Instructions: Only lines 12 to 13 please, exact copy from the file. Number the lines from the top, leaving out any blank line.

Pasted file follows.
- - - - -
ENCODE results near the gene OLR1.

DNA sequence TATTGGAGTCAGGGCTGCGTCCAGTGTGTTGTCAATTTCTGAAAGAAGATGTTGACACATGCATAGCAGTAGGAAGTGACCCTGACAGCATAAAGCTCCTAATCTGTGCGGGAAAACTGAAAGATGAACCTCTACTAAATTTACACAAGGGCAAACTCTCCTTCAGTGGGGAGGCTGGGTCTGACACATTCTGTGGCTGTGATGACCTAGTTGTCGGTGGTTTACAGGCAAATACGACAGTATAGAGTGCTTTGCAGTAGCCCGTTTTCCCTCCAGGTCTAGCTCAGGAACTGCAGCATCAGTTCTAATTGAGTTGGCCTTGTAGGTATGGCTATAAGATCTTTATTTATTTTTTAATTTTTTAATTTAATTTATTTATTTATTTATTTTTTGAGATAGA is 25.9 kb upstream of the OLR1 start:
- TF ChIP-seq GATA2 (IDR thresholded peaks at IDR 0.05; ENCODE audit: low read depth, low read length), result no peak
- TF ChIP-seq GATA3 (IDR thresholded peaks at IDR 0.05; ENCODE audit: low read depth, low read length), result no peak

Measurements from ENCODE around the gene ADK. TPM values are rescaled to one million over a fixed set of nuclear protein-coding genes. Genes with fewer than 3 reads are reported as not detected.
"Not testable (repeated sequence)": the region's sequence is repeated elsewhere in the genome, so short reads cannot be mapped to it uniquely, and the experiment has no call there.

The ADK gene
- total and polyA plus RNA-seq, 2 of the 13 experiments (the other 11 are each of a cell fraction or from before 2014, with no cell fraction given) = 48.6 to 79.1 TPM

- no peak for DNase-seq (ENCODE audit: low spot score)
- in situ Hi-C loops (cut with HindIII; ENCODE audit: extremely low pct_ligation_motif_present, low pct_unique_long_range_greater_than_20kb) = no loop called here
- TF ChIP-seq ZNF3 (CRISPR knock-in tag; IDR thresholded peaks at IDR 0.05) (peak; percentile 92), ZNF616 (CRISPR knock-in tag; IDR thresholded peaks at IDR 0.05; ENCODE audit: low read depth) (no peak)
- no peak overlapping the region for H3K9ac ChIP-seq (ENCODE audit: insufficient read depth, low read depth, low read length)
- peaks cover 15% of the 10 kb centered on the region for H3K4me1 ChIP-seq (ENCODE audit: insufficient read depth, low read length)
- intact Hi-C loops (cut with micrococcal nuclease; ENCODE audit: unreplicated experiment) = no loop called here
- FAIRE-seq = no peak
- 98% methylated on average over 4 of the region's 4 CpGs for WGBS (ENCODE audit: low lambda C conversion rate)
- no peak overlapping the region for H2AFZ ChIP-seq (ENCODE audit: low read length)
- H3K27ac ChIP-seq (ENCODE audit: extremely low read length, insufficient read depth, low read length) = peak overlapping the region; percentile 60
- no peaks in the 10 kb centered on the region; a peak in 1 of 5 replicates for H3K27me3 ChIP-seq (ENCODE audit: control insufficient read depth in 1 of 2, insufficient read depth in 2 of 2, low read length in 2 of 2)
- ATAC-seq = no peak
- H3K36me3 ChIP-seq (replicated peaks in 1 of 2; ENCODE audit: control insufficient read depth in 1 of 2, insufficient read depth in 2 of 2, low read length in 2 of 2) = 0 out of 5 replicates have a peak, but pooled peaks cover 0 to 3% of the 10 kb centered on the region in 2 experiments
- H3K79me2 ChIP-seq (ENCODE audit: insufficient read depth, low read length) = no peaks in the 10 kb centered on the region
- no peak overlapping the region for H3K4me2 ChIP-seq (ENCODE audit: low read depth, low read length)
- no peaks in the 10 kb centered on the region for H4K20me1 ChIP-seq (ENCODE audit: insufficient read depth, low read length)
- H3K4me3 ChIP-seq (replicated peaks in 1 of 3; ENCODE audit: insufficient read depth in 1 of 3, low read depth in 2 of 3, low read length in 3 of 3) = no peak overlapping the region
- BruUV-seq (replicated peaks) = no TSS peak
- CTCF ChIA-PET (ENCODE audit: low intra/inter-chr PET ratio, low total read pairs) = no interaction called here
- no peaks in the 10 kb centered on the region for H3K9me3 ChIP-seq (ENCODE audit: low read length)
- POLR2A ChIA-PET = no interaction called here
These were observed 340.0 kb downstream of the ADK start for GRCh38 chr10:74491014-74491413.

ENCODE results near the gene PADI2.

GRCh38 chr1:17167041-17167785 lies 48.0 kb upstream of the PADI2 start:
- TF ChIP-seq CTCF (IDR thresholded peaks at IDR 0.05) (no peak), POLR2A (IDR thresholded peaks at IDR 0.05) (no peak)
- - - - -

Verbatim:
- no peak overlapping the region for H3K9ac ChIP-seq (ENCODE audit: insufficient read depth, low read depth, low read length)
- peaks cover 15% of the 10 kb centered on the region for H3K4me1 ChIP-seq (ENCODE audit: insufficient read depth, low read length)